So how was my writing going, my friend asked? Slowly. Like, mummified snail slowly. What have I been doing all this time, as she waded her way through the self-pub swamp and just got it out there? Where the heck are my sixty rejection letters? My query letters? My social media network? My online community? My own bloody published works?

As much as I might look like a duck, and might sound like a duck – am I a duck?

Obviously I’m pretty sure I’m not a duck. That was one of those allegory thingys. But point is, no. I’m not a duck writer. At least, not the sort of writer I want to be – Published. Rejected. Out there giving it a real go.

In the immortal words of Gwen Stefani -‘Whatcha waiting, Whatcha waiting, whatcha waiting for? Take a chance you stupid -’

You get the point. Thing was, I had no idea what I was waiting for. I hadn’t realised till I got in touch with my friend, saw what she had done for herself, how much I was dragging my feet. I’d done little things, but nothing too scary. And if I really want to do this, I need to scare the bejesus out of myself.

My head, my achy fingers and the weirdos in my head tell me I want this.

I am so proud and insanely jealous of what my friend, Aderyn Wood has achieved and when I’m writing my acknowledgements in my first published novel,  she will be right up there at the top of the list.

It might say something like this: Dear Addie, thanks for the firecracker up the ass. May the burn long continue. Tell the Universe I said hi.

Check out Aderyn Wood‘s website for a fantasy fix.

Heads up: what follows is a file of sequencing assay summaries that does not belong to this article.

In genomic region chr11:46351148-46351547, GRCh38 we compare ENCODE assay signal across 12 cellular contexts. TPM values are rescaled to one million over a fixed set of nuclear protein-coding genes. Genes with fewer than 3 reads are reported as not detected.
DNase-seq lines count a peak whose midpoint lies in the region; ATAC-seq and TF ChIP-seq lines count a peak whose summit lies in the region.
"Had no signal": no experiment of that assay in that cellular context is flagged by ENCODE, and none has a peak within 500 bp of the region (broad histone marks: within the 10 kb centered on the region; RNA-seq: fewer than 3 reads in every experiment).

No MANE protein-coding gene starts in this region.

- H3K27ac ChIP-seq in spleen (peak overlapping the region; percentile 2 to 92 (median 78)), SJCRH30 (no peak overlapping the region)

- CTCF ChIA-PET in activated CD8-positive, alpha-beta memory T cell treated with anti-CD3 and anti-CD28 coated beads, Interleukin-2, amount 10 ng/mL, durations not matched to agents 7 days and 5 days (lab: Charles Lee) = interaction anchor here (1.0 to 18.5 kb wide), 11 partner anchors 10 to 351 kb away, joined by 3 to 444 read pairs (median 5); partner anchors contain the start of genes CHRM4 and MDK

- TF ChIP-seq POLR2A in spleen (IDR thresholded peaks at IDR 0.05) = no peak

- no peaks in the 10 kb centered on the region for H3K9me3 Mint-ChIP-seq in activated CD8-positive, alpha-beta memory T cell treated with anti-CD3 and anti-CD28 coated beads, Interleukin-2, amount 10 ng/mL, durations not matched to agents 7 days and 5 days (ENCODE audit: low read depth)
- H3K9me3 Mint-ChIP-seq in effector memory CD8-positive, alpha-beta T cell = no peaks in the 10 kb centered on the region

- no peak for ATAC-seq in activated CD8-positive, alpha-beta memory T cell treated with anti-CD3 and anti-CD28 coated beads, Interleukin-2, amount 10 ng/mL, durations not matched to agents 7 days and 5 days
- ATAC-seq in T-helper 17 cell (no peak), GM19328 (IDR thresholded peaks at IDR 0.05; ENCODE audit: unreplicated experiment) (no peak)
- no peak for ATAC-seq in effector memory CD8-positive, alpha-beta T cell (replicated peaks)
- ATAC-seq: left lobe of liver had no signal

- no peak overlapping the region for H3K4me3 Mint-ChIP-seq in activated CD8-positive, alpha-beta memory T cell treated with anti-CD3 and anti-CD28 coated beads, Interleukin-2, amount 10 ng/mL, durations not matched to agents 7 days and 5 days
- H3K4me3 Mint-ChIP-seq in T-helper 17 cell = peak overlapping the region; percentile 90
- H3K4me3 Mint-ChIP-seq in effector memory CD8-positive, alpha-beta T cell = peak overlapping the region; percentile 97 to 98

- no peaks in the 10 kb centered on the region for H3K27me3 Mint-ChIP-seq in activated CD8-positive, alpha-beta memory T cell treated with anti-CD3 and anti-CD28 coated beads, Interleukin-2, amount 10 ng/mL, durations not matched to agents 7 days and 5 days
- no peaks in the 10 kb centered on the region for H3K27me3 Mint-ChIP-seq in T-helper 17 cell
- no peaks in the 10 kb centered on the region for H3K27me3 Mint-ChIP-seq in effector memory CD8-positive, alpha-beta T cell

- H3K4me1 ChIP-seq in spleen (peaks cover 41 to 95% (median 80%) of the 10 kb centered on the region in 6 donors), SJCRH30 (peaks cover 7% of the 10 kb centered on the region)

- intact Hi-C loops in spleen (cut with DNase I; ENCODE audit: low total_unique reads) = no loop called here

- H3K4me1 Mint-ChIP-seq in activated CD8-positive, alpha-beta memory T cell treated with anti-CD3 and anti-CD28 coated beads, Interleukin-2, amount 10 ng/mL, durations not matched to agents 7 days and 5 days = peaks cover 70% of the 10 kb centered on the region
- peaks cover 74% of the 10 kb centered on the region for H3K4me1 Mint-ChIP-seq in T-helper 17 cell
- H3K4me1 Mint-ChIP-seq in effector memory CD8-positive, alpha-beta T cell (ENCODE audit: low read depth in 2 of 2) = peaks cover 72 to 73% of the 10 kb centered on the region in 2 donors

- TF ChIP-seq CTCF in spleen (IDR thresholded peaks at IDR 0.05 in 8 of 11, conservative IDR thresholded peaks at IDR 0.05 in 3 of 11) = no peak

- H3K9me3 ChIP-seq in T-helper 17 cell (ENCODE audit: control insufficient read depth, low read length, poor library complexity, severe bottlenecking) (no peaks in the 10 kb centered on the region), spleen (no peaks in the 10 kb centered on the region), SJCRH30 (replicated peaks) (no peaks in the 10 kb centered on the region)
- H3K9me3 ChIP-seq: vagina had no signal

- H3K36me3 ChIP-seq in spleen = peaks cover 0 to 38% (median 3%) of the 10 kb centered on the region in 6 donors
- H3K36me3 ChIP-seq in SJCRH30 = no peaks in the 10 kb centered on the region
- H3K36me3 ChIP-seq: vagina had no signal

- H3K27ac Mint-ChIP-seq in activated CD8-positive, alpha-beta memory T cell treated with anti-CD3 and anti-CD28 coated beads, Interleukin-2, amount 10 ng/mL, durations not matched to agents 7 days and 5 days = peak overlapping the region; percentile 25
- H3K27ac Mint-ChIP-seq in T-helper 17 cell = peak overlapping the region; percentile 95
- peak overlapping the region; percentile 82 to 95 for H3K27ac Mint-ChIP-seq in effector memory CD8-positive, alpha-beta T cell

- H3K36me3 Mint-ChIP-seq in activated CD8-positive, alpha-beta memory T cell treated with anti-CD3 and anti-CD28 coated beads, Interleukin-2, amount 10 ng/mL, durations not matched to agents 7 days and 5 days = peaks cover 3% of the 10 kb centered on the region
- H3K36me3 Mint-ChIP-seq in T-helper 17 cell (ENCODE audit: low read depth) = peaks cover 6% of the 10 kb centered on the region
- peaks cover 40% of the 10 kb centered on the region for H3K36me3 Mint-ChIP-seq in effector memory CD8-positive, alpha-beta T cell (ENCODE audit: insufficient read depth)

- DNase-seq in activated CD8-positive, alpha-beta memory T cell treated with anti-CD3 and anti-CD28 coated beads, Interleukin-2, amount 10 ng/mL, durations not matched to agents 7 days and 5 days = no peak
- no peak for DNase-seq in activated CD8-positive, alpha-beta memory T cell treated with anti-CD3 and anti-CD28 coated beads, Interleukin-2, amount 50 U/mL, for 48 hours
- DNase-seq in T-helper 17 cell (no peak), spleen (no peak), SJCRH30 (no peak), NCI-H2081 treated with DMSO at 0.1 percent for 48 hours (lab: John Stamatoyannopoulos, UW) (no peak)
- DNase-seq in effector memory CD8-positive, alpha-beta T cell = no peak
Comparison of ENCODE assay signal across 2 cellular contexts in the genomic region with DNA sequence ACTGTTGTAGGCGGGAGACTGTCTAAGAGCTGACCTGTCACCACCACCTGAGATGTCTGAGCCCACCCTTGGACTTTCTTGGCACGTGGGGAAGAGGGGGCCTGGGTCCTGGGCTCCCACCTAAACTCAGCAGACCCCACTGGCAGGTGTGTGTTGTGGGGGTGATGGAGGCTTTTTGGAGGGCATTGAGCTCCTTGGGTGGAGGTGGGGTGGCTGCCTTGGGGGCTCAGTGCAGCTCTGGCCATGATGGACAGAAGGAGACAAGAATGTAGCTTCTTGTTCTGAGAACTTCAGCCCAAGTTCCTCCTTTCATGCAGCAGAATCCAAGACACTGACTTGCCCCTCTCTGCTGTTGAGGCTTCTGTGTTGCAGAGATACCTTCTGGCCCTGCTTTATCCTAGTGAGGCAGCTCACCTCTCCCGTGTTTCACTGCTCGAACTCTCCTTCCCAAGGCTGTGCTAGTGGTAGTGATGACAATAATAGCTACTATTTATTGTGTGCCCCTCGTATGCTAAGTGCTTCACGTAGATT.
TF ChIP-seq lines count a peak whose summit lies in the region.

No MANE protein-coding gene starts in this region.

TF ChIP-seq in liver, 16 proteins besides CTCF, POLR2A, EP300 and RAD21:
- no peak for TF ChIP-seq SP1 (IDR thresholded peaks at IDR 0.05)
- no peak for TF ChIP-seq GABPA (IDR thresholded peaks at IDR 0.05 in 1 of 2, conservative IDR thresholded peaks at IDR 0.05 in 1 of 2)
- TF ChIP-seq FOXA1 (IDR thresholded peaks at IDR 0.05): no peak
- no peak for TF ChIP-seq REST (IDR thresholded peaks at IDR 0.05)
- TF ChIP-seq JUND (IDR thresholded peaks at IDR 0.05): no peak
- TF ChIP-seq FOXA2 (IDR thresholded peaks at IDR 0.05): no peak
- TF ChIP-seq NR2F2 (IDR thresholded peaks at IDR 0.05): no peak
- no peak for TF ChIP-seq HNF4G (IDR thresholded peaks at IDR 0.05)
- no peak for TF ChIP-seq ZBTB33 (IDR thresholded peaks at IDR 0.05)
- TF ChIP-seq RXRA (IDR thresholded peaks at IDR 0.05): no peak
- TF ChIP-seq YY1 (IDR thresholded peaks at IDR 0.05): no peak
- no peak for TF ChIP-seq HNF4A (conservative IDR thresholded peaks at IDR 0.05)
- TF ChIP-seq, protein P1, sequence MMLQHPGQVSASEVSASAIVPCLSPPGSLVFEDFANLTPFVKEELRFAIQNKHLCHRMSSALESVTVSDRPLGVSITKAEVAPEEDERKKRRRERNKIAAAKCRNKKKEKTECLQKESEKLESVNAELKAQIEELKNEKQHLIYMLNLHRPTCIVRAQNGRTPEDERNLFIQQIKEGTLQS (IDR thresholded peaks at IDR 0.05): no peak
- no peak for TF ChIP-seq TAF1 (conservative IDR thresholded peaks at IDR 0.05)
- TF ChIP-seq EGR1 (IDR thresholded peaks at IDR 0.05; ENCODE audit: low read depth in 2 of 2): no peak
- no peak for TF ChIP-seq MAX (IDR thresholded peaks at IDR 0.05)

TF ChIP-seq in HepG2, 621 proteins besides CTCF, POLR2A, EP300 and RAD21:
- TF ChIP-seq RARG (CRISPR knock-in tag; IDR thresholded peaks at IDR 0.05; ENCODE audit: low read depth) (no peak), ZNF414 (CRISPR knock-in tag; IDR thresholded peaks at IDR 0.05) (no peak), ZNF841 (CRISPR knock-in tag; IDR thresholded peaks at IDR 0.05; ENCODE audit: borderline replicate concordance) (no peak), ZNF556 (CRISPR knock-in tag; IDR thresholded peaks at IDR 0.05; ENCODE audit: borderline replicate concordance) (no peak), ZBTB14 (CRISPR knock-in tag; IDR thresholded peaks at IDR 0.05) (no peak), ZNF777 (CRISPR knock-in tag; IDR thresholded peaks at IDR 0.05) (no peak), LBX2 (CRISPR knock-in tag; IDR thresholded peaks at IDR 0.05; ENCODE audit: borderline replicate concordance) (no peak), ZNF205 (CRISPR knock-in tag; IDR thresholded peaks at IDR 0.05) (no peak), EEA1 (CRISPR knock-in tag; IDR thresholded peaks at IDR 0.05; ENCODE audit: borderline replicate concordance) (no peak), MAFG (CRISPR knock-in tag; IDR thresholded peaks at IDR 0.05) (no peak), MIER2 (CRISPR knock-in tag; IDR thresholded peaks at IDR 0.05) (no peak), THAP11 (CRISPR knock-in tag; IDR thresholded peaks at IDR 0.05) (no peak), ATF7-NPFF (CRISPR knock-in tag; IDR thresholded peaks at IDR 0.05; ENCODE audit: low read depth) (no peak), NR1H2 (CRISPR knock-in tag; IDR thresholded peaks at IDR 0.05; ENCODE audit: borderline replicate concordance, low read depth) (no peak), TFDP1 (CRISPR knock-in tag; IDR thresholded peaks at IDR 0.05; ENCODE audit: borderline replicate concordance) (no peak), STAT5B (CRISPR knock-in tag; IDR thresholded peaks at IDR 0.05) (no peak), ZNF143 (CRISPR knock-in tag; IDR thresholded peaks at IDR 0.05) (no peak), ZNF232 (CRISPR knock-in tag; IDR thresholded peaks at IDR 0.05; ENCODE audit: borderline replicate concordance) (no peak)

41RUaVvTc3L._SL250_        5161mlRmanL._SL250_       51W5mbVbDLL._SL250_

Hey peeps, did you have a firecracker moment or more of a slow burn, like one of those candles they use for ear-waxing? Would love to hear about the moment you decided to step up the writing habit a notch.


  1. Mat on July 15, 2016 at 11:22 am

    I wonder how common this sort of experience is among writers?

    I also have an old friend who became a published author (Sarah Cawkwell with a number of Warhammer novels to her name. Silver Skulls: Portents, The Gildar Rift and Valkia The Bloody to name but three).
    And I too was incredibly jealous – especially when I saw some of her books on actual shelves in actual physical bookshops in the UK!

    Is there more to the difference between being a writer and being an author than just having been published?

    I’ve been a writer all my life. Computer games, short stories, webcomics, many varied contributions to online forums of all types, occasional magazine articles, poems, songs, random responses to blogs, etc.

    That need to write, to get what’s in my head out in some form of text (whether written, typed, displayed on a softly glowing screen or recited at spoken word open mic nights) burns within me.
    And yet that extra element that pushes writers to complete stories and novels and get them published has been mostly lacking.

    Neil Gaiman’s number 1 piece of advice to writers is “Finish things”. It’s so simple, and yet so hard.
    Maybe it’s just fear? The fear of not being good enough. Or the fear of only being able to do it once. Or the fear of how life might change if we actually succeed?

    As one of my favourite karaoke songs says:
    “Tick tock, tick tock, tick tock, tick tock.”
    “Take a chance ’cause you might grow. Oh, oh oh.””

    • DanKG on July 20, 2016 at 6:59 pm

      I’ve been remiss in replying to your comment Mat! Anyone quoting Gwen Stefani is welcome here 🙂

      I like your thoughts about the fear -not being good enough, or only doing it once, or how it might change things. They are definitely things that lurk in the back of my mind. It makes you wonder if the biggest challenge in all this is overcoming ourselves.

Leave a Comment

This site uses Akismet to reduce spam. Learn how your comment data is processed.